A long time ago, especially in IT terms, an American writer called Isaac Asimov created the three laws of robotics.
- A robot may not injure a human being or, through inaction, allow a human being to come to harm.
- A robot must obey the orders given it by human beings except where such orders would conflict with the First Law.
- A robot must protect its own existence as long as such protection does not conflict with the First or Second Laws.
They sound pretty good? But Asimov wrote dozens of novels and stories about all the flaws in such laws and they could be twisted for dramatic effect and to make a good story. That’s fine when you are a writer but I’ve seen a lot of people suggest that these laws (more like rules or guidelines really, or suggestions) be used in control robots and AI s in the real, modern world.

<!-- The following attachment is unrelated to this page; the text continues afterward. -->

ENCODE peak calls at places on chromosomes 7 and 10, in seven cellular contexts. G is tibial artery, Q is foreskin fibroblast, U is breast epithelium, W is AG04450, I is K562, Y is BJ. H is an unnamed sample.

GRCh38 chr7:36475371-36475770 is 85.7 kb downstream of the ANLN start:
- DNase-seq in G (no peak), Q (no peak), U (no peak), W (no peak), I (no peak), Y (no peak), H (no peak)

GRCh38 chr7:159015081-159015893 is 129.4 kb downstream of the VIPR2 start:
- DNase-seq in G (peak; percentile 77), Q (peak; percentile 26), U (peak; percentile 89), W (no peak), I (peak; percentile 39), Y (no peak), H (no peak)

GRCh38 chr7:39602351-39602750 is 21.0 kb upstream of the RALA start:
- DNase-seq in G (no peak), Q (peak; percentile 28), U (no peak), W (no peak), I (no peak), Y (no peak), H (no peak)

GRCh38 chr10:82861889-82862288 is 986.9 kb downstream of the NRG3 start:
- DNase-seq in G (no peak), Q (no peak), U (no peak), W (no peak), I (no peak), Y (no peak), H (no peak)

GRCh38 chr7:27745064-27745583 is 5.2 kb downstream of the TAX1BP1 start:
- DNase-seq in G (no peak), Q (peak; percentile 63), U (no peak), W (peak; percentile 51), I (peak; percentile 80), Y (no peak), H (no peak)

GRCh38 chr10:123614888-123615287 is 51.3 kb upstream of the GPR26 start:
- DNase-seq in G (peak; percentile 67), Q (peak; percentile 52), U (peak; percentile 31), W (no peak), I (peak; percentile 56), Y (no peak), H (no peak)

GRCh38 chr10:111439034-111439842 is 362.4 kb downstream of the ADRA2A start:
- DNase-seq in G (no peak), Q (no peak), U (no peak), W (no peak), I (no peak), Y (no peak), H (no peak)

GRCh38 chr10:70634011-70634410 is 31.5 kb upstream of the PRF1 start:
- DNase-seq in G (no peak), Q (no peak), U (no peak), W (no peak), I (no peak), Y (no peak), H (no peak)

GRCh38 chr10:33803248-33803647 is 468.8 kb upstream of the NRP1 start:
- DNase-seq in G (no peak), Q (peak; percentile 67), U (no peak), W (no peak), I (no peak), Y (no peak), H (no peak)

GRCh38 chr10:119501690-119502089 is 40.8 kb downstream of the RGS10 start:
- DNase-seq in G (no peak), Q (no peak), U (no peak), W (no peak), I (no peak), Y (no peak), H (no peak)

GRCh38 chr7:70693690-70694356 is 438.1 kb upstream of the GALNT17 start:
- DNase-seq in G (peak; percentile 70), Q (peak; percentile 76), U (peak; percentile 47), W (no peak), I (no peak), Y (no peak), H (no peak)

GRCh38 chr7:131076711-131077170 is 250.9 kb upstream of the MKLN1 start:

What’s good for a writer isn’t always so good for the rest of us – Asimov found a lot of loopholes (he could have been a good software test or security tester) but we want something more fitting for the 21st Century.
So where do we start?
I think we move away from 1s and 0s and focus on those nuances that make life interesting (in a good way). Something that turns IT from a two dimensional game of “yes” or “no” and into something more human. Or at least humane.
The answer came to me when reviewing one of our pieces of annual training.
These are my company’s seven key values. They are pretty good and a strong way to navigate through the complexities of the 21st Century.
To work with humans, we need an intelligent computer system. We must understand these words and what they mean to the people who deal with these values int heir everyday work.
It’s part of being human. It’s part of being social. It’s part of being more than just a yes or a no. A one or zero.
Be happy. Check out our new report on digital happiness and what it can mean for your business.
Want to be happy? Retain Sogeti.